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[Source] Copper Hydroxide


#1

I am looking for a source for a small quantity of Copper Hydroxide
to be used in granulation. I have googled and not come up with a
source but got lots of on how to make it. Suggestions?

Kay Cummins
Out And About Girls


#2
I am looking for a source for a small quantity of Copper Hydroxide
to be used in granulation. I have googled and not come up with a
source but got lots of on how to make it. Suggestions? 

When you fill in the search bar in Google, then search, click the
"shopping" link at the top of the page:
http://www.ganoksin.com/gnkurl/ep804o

Also, be sure to put the search term, “Copper Hydroxide” in quotes
so you only get hits for those two words together and not copper
and/or hydroxide: http://www.ganoksin.com/gnkurl/ep804p

Paf Dvorak


#3

Pat, I’ve used your google tips, still looking for a source. Please
note Agricultural products are only 66%. I am looking for 94% or
higher.

** yes there were 2 Ebay sources. Not really looking to buy
chemicals that way.

Kay Cummins
Out And About Girls


#4

ArtChemical.com has it listed as cupric hydroxide
http://www.ganoksin.com/gnkurl/ep804r

Nancy in Ann Arbor


#5

Kay,

How is the copper hydroxide to be used? Fabric dyes. enamel color, or
a patina? The best source for the more pure form would be a small
boutiques maker of paints. They are going to get the minerals and
grind them themselves. If it is not much they might sell you a small
amount. I know Daniel Smith art supplies in Seattle area makes their
own, and grinds large Quantities. Call them and they may have other
sources as well.


#6

Thanks everyone for your suggestions. I was able to track it down
and now have a couple of more sources. Agnes, this is being used in
granulation to copper plate/create a eutectic reaction where the
gold/silver will adhere at a lower temp than melting point. I know
there are other ways to do this, simply was trying to help a fellow
Goldsmith track it down so she could test the technique presented.

Kay Cummins
Out And About Girls


#7

Can anyone suggest supplier for Copper Hydroxide?

Hi,

I’m reading about granuation as a basic silversmithing technique and
I want to try it. That said, I can’t seem to find a chemical supply
house which provides it in small quantities or at reasonable prices.
Can anyone who routinely does granuation suggest a readily available
and reasonably priced supplier for jewelry use?

Thanks in advance,
Andrew Jonathan Fine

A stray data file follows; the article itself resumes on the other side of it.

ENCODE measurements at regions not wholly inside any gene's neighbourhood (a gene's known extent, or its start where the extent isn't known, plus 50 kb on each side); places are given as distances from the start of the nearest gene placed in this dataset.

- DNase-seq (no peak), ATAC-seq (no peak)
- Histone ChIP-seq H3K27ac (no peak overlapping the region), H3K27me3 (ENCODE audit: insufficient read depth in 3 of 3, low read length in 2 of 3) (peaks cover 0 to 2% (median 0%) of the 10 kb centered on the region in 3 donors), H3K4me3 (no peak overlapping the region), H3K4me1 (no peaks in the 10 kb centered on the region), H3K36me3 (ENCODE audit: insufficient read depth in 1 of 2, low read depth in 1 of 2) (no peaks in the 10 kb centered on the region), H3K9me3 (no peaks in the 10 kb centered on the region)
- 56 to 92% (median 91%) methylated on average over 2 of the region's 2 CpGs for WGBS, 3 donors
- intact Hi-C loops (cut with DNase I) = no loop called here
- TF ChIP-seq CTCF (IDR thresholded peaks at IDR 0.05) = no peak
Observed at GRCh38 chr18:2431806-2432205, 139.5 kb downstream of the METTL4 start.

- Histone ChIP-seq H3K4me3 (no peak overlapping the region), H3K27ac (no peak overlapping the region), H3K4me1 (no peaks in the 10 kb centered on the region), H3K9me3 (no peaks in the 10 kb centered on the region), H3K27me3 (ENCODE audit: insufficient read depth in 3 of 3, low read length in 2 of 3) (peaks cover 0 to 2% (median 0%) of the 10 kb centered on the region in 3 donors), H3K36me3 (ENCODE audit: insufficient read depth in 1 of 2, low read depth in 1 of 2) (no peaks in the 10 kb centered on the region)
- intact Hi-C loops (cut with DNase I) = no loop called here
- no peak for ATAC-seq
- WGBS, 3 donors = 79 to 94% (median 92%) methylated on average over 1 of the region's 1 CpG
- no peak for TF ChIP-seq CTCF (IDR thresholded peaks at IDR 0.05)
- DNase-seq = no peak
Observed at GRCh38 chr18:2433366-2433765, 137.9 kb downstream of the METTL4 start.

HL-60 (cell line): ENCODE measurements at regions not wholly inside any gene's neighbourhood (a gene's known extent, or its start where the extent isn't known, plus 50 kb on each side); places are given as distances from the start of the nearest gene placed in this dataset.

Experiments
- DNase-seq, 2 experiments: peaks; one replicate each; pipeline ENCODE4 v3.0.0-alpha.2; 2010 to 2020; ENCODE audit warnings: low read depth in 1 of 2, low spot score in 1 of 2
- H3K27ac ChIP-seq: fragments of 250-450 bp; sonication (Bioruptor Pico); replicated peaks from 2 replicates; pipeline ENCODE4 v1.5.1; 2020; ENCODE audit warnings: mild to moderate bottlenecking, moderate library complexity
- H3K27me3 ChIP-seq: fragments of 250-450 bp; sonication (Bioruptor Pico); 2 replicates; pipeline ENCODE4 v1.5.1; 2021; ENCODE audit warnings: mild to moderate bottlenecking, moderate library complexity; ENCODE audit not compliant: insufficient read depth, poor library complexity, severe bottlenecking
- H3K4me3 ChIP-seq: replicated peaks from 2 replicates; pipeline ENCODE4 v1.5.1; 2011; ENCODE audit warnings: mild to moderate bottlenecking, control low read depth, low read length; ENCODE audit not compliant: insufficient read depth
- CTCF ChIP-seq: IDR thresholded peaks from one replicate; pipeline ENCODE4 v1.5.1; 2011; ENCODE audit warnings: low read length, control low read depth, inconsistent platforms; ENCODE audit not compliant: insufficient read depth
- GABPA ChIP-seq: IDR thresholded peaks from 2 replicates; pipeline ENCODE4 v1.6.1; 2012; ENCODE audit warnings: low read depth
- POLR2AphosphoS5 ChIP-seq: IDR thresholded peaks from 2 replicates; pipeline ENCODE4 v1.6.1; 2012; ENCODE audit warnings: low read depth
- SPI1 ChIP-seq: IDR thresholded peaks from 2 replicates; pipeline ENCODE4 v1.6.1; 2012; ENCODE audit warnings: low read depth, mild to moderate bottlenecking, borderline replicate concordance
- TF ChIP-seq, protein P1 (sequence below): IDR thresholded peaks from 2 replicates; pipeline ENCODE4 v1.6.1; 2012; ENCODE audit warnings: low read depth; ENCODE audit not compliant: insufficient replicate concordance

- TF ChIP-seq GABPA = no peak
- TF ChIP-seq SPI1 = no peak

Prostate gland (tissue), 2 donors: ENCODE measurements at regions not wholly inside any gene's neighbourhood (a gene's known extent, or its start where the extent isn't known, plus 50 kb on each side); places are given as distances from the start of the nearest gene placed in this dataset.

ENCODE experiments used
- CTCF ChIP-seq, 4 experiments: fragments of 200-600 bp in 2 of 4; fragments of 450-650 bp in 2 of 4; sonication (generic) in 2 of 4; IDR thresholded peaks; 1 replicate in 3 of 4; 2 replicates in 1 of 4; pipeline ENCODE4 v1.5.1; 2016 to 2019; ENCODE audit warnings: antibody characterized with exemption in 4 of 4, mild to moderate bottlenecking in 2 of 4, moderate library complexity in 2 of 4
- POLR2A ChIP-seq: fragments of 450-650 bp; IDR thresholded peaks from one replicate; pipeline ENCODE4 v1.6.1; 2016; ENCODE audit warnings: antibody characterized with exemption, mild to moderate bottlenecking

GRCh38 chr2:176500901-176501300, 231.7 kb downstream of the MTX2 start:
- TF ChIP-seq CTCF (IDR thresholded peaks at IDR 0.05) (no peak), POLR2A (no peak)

#8

Hi again Andrew.

I just realized I screwed up: copper electroforming solution is
mostly copper sulfate, not carbonate.

Oops…

Brian


#9
I'm reading about granuation as a basic silversmithing technique
and I want to try it. That said, I can't seem to find a chemical
supply house which provides it in small quantities or at reasonable
prices. 

To answer your question exactly…

According to Wikipedia: “…easily done by mixing solutions of lye
(sodium or potassium hydroxide) and blue vitriol (copper(II)
sulfate)”.

Label all containers, store where children cannot get at them, wear
appropriate safeguards when mixing & using, inform yourself about
all 3 chemicals’ hazards prior to attempting.

But why do you need copper hydroxide, which you find hard to obtain?
Read below for other solutions (pun not intended but I’ll go with
it):

Neil A.


#10

Hi Jonathan,

Copper Hydroxide? Who’s using that?

Normally, it’s Copper Carbonate. Chrysocolla was the period source.
(Probably) Anyway, copper carbonate is pretty easily had. Copper
electroforming solution is pretty much just CuCarbonate.

You can also just copper plate your balls by dunking them in spent
pickle, and stirring them up with an iron rod. Accomplishes much the
same thing.

Or, for the truly insane, you can just do straight fusion. No flux,
no gimmicks, just pure torch control. (Well, one gimmick: you need
to do it on an open faced ‘beehive’ kiln.)

Regards,
Brian


#11

You can substitute copper carbonate for copper hydroxide in
granulation processes

James Binnion
James Binnion Metal Arts


#12

Andrew - what I use is finely powdered malachite. There always seems
to be a chipped or nasty cab that deserves to be ground to dust.
Voila - copper hydroxide.


#13
Andrew - what I use is finely powdered malachite. There always
seems to be a chipped or nasty cab that deserves to be ground to
dust. Voila - copper hydroxide. 

Well it is actually copper carbonate hydroxide Cu2CO3(OH)2. It was
used in antiquity for granulation so if you have some you don’t mind
grinding up why not. But Andrew may find it easier to get a hold of
copper carbonate.

James Binnion
James Binnion Metal Arts


#14

Hi Andrew I asked this question earlier this Summer, so search the
threads. My friend bought it off ebay in a small quantity from a
supplier. not a business per say, but there were other options. If
you have trouble I’ll see if I can help.

Kay Cummins


#15
I'm reading about granuation as a basic silversmithing technique
and I want to try it. That said, I can't seem to find a chemical
supply house which provides it in small quantities or at reasonable
prices. 

Why don’t you use spent pickle to plate copper onto the granules?
But, if you want to buy something, try Blue Fuse from
http://www.ganoksin.com/gnkurl/ep80u8


#16
Why don't you use spent pickle to plate copper onto the granules? 

While it is an easy way to get copper onto the granules it puts too
much copper on the piece. This leads to a reduced surface quality in
the granules after fusing.

James Binnion
James Binnion Metal Arts